The US Army’s product manager of heavy tactical vehicles (PdM HTV) has completed the installation of the last of 150 underbody blast protection kits into the heavy expanded mobility tactical trucks (HEMTT), at the forward operating base Shindand in Afghanistan.
Carried out in collaboration with the 401st army field support brigade (401st AFSB) over the past five months, the installation aims to mitigate the impact of improvised explosive devices (IEDs) on the vehicles.
Also called as C-Kits, the underbody blast protection kits feature two-inch thick plates made from the ballistic temper of alloy 7085 that are shaped to fit the front and sides of the truck cabin.
401st AFSB commander, colonel Mark Paget, said keeping the troops safe on the battlefield remains the army’s priority as the war in Afghanistan nears its completion.
"Therefore, we made every effort to accommodate units by performing the C-Kit upgrades at ten forward operating base,s to ensure it was as convenient as possible for units to turn in and pick up completed vehicles," Paget said.
"These survivability upgrades are yet another example of the synchronised efforts of Army Materiel Command and the assistant secretary of the army for acquisition, logistics, and technology in Afghanistan."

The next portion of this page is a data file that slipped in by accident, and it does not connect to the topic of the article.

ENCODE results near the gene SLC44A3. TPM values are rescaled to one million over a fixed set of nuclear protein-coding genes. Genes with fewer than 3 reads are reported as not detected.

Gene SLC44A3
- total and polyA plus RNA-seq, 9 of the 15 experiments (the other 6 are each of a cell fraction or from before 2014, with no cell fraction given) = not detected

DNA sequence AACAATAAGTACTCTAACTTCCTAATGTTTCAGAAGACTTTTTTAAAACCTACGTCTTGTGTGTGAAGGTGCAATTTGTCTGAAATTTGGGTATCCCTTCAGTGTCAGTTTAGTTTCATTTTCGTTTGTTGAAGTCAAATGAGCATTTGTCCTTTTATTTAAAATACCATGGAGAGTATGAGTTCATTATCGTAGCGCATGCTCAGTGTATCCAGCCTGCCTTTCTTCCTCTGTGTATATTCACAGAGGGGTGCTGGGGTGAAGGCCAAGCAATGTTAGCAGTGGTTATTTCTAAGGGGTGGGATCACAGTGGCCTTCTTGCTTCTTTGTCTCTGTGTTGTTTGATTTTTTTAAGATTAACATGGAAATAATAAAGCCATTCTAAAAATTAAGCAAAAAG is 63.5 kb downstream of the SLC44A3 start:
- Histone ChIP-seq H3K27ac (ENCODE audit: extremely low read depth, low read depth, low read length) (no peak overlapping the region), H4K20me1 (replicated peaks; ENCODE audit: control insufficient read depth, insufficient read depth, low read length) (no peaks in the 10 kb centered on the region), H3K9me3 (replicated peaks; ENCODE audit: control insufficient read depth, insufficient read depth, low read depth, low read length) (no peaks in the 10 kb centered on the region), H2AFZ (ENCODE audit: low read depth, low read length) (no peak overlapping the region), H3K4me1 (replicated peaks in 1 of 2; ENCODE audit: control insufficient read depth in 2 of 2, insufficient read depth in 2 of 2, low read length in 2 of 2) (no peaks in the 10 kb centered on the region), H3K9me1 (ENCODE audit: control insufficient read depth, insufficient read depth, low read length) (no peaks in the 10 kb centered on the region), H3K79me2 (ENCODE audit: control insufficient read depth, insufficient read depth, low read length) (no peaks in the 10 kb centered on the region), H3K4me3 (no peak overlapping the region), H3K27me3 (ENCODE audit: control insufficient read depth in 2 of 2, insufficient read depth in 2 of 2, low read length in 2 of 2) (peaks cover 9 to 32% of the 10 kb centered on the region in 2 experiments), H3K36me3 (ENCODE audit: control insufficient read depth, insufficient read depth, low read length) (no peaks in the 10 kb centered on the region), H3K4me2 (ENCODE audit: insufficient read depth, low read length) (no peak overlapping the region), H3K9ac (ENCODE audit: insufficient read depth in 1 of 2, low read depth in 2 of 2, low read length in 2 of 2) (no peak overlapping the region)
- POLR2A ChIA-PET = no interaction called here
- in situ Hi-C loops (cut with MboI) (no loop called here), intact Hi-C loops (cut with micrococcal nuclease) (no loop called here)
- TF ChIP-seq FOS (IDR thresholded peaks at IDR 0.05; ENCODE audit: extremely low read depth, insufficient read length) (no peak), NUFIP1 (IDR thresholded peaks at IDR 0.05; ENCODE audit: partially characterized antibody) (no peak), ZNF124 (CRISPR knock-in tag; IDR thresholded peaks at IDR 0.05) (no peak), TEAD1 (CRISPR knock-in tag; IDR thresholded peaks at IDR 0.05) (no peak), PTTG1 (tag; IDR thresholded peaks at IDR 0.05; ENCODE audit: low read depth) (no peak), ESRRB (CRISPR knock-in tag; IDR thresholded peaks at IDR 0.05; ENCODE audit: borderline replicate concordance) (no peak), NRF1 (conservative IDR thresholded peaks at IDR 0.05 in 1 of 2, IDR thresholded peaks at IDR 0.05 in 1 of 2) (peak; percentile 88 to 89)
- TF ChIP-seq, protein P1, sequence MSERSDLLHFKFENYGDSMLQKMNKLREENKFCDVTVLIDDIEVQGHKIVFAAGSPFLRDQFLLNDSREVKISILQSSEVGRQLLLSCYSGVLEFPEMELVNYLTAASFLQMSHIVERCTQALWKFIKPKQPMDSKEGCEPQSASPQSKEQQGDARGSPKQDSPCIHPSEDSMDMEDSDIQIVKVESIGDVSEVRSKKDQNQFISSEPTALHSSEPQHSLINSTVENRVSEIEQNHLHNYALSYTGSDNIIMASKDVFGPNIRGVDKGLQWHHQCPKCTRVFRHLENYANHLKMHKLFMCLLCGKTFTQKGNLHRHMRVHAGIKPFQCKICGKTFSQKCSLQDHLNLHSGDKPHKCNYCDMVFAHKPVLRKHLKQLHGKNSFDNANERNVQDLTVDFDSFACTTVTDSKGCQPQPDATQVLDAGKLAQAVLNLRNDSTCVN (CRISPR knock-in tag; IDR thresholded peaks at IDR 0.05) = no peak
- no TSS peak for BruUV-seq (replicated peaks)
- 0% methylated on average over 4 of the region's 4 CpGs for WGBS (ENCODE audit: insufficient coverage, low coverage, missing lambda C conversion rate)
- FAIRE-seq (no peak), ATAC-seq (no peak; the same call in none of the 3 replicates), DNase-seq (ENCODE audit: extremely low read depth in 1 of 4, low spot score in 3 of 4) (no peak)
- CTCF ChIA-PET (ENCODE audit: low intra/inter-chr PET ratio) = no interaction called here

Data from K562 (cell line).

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The 226th maneuver enhancement brigade maintenance officer, chief warrant officer Ricky Acord, said: "I cannot speak directly as to how the upgrades truly work, but if it saves one life, one leg, one arm or even just one finger, then the upgrades are priceless."
Manufactured by Oshkosh Truck, HEMTT is an eight-wheel-drive family of vehicles designed to help army in re-supply of combat vehicles and weapons systems in any climatic condition.
The 11t vehicle is available in five basic configurations, included M977 cargo truck with a materiel handling crane (MHC), M978 2500 gallon fuel tanker, M985 cargo truck with MHC, M983 tractor and the M984 wrecker.
Image: 401st AFSB personnel prepare to install C-Kit into a HEMTT at forward operating base Shindand, Afghanistan. Photo: courtesy of Lt. Col. John Juachon.